- General Practice Training Program
- Rural General Practice Training Pathway
- NSW Regional Training Organisations
- NSW Rural Generalist Training Program
- Alternative pathways into rural General Practice - Rural Locum Relief Program (RLRP)
- Useful Web Links
On graduating from a medical degree at university, a Junior Medical Officer (JMO) must progress through an internship (including hospital training) and early Post-Graduate Years (PGY 1 and 2) to then make a decision about future training and specialisation (PGY 3 and beyond). If you are a junior doctor unsure of the career progression of a General Practitioner, please view this chart outlining the steps involved in becoming a GP.
If you are undecided about your future, working as a Rural GP is an option available to you.
The GP Training Program is flexible and even allows you to train part time. The Federal Government recently announced there will be an additional 300 funded GP training places across Australia for 2015 (a total of 1500 training places).
Who can apply? To ensure you are eligible to apply for the General Practice Training Program (GP training), please visit the AGPT website and complete the eligibility flowchart.
When to apply? Applicants can apply as early as from their intern year. Applicants in later stages of training/employment may be eligible to apply for Recognition of Prior Learning (RPL) for their hospital-based GP training component.
How to apply? All applications for GP training are to be made to AGPT.
When you make your application to GP training you are required to nominate which Regional Training Provider (RTP) to whom you would like to apply to undertake the Australian General Practice Training (AGPT) program.
There are seven RTPs located in New South Wales. Each of these training providers offer comprehensive education and training programs and quality in-practice supervision to equip GP registrars with the skills required to become independent GPs.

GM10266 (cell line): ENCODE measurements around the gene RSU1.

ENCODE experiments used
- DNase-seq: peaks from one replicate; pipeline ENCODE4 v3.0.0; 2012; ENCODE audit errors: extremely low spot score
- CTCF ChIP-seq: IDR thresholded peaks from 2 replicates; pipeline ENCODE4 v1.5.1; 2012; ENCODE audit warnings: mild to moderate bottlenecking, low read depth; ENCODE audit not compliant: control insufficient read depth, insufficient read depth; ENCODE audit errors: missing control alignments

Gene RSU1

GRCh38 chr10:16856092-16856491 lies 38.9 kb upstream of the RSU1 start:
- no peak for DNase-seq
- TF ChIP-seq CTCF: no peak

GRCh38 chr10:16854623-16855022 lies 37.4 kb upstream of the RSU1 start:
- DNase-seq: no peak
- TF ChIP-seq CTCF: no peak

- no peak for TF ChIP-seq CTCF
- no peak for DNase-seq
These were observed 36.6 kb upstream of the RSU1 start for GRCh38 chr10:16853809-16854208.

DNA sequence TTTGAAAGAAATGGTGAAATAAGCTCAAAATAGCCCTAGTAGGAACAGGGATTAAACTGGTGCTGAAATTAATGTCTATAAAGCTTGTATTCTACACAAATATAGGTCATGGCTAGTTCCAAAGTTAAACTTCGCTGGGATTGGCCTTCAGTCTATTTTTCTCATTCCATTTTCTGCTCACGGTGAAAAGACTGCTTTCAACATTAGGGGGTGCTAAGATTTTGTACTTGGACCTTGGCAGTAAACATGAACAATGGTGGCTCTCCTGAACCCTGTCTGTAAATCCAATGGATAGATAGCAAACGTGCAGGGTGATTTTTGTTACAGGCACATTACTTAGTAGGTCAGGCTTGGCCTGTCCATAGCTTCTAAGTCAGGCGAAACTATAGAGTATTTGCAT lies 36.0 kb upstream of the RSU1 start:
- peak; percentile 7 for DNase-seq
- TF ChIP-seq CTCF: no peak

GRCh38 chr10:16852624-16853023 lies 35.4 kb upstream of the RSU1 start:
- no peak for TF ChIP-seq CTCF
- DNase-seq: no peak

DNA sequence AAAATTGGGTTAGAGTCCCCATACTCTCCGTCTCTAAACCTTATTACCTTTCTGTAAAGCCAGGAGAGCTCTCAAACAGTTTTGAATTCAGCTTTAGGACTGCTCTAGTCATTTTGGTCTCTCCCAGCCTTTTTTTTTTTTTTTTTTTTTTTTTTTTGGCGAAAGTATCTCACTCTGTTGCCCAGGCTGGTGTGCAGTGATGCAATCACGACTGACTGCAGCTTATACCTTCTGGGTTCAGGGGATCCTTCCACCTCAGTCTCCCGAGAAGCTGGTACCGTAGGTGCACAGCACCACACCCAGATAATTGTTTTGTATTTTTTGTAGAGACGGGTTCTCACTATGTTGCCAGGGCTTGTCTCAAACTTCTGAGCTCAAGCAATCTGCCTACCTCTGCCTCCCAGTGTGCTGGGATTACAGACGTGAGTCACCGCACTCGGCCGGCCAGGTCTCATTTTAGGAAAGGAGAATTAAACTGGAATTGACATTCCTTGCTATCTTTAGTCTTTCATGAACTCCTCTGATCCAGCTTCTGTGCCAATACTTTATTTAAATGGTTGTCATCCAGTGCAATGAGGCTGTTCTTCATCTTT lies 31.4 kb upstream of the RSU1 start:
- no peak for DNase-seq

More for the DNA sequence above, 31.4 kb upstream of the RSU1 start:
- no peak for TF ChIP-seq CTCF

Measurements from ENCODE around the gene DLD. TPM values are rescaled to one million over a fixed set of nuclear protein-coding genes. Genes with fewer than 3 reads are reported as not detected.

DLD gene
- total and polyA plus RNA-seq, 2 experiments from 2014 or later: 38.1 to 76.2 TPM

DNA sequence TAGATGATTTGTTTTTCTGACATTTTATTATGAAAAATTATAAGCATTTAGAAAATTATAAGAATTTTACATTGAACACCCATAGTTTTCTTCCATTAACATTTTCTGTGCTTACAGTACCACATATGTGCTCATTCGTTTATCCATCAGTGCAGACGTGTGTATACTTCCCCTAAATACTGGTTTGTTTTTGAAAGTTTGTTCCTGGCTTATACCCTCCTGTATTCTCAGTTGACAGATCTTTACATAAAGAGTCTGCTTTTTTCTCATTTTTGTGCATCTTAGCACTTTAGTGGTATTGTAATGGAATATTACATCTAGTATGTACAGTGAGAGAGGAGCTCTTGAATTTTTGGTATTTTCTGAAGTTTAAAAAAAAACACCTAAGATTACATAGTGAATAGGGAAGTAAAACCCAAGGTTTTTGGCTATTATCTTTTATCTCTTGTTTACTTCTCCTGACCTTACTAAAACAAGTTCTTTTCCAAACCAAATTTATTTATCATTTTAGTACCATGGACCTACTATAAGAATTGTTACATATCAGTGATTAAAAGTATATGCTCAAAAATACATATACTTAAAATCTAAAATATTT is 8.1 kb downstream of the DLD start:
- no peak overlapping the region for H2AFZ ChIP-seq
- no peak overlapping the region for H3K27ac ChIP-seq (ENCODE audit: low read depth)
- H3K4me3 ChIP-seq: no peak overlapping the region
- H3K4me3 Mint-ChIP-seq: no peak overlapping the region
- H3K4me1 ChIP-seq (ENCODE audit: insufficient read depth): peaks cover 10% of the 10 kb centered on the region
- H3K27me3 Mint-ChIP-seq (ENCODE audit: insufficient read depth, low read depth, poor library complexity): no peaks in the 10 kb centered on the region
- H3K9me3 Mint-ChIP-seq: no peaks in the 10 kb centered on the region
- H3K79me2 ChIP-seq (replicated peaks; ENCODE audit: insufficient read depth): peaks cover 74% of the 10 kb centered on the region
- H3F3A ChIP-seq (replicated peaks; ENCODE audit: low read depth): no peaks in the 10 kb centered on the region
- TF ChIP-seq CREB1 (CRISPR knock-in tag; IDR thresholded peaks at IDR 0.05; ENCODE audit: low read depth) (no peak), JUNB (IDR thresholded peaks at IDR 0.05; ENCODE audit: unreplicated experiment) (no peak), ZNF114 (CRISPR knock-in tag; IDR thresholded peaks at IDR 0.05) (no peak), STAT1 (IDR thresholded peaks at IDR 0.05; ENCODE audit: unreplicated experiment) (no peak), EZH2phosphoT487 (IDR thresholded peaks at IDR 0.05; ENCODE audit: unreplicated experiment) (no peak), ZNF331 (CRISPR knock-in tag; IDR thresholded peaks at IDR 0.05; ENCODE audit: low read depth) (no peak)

Applicants to GP training can apply for either a general or rural pathway, the main difference being where the majority of training is completed. The rural pathway is the right choice if you want to work in rural and remote New South Wales.
The rural pathway is for registrars wishing to undertake their training in rural areas. In a rural pathway, GP Registrars are required to complete a minimum of 18 months of their GP term training in regional or rural locations (RA 2-5 areas) and are eligible for generous government financial incentives. Overseas Trained Doctors (OTDs) affected by the 10 year moratorium are only eligible to apply for the rural pathway.
Following the Federal Government restructure of the Regional Training Provider (RTP) network and a competitive tendering process, in 2015 GP Synergy was appointed to deliver training in regional NSW.
Phone: 1300 477 963 | Email | Website
The NSW Rural Generalist Training Program is a four-year supported pathway to a career as a rural Medical Practitioner with advanced skills in a chosen specialty i.e. obstetrics and gynaecology and/or anaesthetics.
A Rural Generalist is trained to provide primary care to a rural community as well as secondary medical care in a hospital in a rural town (typically a NSW District Health Service).
Interested Rural Generalist applicants are required to have completed a hospital-based training internship at PGY1. Successful applicants will enter Rural Generalist Training at PGY 2. The first intake of PGY 2 and 3 doctors for this program was in 2013. Lateral entry to the program is possible if there are vacant advanced skills training positions.
Networking and support is provided for trainees to have an integrated training plan utilising advanced skills within Local Health Districts, and to assist in sourcing employment and career options based on workforce need post program. Network activities include workshops/skills sessions, e-chat forums, teleconference meetings, teletutorials and career planning.
For more information on the Rural Generalist Training Program, go to the Health Education and Training Institute website.
Prevocational programs provide excellent opportunities for junior doctors to interact with experienced rural medical doctor mentors.
If you are Australian trained or have passed your Australian Medical Council (AMC) exams and are completing your second postgraduate year, you can try a rotation as a Rural GP (and be paid for it!) by participating in the NSW Rural Doctors Network Rural Locum Relief Program (RLRP).
To find out more email RDN or call 02 4924 8000.
- Health, Education and Training Institute
- Australian College of Rural and Remote Medicine (Prevocational)
- Australian Medical Students' Association (AMSA)
- GP Australia